Catherine Ryan is a secondary school teacher who went to Tanzania as a volunteer in 2007, she lived here for five years. During her time in Tanzania Catherine volunteered in local schools as well as working at International Schools. She was confronted by the extreme poverty and the lack of access that children had to a quality education, and wanted to do what she could to help.

Catherine has been secretary of The Bandari Project since it was founded in 2015. She has a Masters in International and Community Development, as well as a Bachelor in Teaching. Now living in Port Fairy, Catherine splits her time between teaching English to secondary school students, organising fundraising events and operational matters for The Bandari Project and running after her two small children.

Carolyn Crowe is a Clinical Coder and works at the Port Fairy & a Warrnambool hospital in the Health Information Department. She has a Bachelor of Business Administration and does bookkeeping for a local business. Carolyn is a member of the Victorian Women’s Trust and Australian Conservation Foundation. She has been Treasurer for local community organisations and enjoys being involved in the local community. Carolyn volunteered with the Bandari Project in 2017, and is currently Treasurer of The Bandari Project.

Wendy Smyrk is a retired Primary Teacher having taught for thirty years. She lives in Port Fairy enjoying all that it has to offer. She has travelled in many developing countries, visiting schools where possible and has done some volunteer work in Timor Leste in 2002. She visited the Bandari Project in Tanzania in 2015. She has aways held the view that education is a way out of poverty and to this end is thrilled to be one of the inaugural members of The Bandari Project. She is very excited about children’s learning and the possibility of women being empowered through business.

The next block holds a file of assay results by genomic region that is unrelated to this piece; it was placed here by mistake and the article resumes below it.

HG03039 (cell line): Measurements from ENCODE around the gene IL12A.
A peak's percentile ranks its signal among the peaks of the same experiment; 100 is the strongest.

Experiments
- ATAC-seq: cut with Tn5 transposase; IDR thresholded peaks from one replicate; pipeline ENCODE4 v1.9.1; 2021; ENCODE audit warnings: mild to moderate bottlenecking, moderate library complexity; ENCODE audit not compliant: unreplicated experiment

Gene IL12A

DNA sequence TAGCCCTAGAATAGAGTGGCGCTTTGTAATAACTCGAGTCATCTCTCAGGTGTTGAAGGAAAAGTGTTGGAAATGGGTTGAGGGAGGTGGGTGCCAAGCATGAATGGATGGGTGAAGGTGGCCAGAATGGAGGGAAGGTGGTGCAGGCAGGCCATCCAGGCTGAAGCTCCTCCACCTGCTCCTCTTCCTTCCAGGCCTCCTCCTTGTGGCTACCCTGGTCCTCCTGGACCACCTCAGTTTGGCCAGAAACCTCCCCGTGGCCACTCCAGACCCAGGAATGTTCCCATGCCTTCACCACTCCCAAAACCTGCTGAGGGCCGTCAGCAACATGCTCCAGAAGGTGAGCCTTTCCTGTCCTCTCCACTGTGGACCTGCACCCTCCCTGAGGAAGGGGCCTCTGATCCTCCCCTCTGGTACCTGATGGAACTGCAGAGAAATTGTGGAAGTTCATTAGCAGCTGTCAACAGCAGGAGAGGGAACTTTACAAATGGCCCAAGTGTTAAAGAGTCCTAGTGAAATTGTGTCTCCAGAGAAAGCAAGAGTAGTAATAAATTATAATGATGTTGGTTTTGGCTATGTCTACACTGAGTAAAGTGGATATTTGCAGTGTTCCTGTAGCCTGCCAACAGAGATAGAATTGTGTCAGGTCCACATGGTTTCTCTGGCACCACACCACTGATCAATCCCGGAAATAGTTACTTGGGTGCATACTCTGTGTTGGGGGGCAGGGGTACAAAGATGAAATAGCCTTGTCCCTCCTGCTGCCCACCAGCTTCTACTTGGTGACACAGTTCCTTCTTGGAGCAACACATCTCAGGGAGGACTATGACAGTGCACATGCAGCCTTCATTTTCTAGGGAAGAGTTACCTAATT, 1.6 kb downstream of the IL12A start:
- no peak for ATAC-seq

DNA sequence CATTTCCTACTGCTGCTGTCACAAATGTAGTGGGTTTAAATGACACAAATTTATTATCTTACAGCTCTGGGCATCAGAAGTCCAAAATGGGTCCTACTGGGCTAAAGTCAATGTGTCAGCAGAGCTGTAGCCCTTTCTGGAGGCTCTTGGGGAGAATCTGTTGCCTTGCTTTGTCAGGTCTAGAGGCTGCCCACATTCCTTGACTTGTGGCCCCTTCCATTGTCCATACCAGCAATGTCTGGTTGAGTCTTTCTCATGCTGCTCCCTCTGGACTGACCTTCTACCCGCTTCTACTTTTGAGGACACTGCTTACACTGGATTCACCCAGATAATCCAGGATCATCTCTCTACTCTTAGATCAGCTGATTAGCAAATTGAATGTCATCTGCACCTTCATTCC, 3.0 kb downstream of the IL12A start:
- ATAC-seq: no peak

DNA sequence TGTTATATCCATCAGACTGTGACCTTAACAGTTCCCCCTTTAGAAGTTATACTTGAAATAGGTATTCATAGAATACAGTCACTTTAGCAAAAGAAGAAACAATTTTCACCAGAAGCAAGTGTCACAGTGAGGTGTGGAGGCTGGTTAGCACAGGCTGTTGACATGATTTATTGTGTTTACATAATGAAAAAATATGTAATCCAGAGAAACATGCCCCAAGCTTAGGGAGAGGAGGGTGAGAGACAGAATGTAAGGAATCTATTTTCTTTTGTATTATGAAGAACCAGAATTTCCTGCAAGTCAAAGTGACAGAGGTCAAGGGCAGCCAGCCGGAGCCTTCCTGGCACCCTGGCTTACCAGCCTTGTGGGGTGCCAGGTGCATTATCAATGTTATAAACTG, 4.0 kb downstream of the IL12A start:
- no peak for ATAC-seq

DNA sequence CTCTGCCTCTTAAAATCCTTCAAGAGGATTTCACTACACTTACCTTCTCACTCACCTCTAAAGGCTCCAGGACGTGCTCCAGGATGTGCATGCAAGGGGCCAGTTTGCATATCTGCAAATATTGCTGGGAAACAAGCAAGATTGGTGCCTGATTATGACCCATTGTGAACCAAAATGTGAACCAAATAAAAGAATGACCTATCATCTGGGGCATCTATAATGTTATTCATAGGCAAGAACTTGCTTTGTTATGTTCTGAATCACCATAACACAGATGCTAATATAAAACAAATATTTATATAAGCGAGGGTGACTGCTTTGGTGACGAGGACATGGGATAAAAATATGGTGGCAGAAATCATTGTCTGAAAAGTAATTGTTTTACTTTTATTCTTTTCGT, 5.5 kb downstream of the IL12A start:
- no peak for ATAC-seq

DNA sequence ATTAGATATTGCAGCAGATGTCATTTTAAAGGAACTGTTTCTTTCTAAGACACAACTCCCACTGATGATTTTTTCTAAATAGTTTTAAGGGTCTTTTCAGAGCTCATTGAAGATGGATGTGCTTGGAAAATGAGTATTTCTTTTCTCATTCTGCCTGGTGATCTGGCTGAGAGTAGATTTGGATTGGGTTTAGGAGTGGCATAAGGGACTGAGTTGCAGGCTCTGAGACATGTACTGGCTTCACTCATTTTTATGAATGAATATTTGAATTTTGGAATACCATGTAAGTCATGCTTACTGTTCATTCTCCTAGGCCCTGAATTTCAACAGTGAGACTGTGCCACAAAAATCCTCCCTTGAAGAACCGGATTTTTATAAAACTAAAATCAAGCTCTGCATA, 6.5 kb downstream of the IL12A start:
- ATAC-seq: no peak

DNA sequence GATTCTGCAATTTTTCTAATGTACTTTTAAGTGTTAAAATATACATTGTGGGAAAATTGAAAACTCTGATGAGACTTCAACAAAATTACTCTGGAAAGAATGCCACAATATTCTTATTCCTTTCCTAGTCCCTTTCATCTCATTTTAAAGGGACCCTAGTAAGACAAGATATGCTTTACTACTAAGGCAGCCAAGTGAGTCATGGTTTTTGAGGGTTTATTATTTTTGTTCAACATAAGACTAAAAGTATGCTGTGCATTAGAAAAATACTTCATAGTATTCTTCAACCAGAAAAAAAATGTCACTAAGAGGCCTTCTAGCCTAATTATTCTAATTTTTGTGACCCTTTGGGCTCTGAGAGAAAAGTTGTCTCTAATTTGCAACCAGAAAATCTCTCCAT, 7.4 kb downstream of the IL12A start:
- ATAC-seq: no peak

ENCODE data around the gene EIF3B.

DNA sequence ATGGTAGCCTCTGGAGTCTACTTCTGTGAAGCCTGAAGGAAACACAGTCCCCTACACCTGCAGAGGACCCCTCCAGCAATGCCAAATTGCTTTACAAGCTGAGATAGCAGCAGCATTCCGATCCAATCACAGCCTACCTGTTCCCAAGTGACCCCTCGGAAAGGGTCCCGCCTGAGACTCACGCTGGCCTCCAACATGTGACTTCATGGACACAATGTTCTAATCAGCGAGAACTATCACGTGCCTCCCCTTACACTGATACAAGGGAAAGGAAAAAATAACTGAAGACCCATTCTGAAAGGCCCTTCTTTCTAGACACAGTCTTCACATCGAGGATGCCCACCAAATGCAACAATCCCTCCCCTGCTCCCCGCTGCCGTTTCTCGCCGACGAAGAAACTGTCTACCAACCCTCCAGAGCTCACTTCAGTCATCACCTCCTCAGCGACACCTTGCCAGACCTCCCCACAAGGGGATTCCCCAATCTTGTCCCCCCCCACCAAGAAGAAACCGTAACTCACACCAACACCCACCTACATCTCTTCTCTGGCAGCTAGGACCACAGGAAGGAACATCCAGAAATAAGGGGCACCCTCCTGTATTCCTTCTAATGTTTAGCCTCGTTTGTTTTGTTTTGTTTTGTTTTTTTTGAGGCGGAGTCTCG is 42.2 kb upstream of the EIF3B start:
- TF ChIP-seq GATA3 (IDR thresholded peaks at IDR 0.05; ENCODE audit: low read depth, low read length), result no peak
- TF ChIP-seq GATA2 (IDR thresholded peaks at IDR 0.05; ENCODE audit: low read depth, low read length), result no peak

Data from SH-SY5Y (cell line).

Karen Dunstan is from Warrnambool and is passionate about helping people living in poverty in developing countries. Her interests in this area first started back in the 1970’s when she went to Fiji to help build a ministers house and lived in the village with the locals. It was a life changing experience for her and her family. Ever since that trip she has always known she would work with a project aimed at breaking the cycle of poverty in a developing country. Karen and her husband Martin spent 5 weeks volunteering with the Bandari Project in 2016, which cemented her passion and enthusiasm for this project. Her interest in the Bandari Project is in making sure the women of the Mto wa Mbu get a chance to be educated and have the facilities to make a difference.

Martin Dunstan has worked for almost 30 years a livestock extension officer with Agriculture Victoria, and was previously a secondary teacher for seven years.  Martin has a strong interest in social justice.  He is conscious of his own privilege as a middle class Australian, and the need to find permanent solutions to third world poverty.  He is excited by the opportunities that the school and the women’s project will provide in enabling the poorest in the Mto wa Mbu community to make their own way in the world.  Martin and wife Karen volunteered at the project in 2016 before spending more time in Rwanda, Uganda and Ethiopia, gaining valuable insight into the benefits of successful development projects.  They plan to return to Tanzania in 2019 to continue their contribution.

Kathy Sanderson lives in Port Fairy and works as an Executive Manager at Brophy Family and Youth Services and has been in this community services organisation for 17 years. Prior to that her working history has been in primary teaching, aged and disability and working with volunteers in health services. Kathy has been involved in a number of community groups in the district over many years and is passionate about social justice, creating positive change and the importance of community. She joined Bandari Project in 2017, keen to make a contribution to such an inspiring project.  Kathy visited the project in Tanzania in 2018 with her husband Peter.

Gloria is from the small town of Moshi, at the foot of Mount Kilimanjaro. She has a Masters of Arts in Sociology from Saint Augustine University in Mwanza, and has experience as a project officer and a teacher. She is excited by the challenge of moving to Mto wa Mbu and working on a diverse range of projects that her position offers. Gloria started her position with the Bandari Project in April 2016.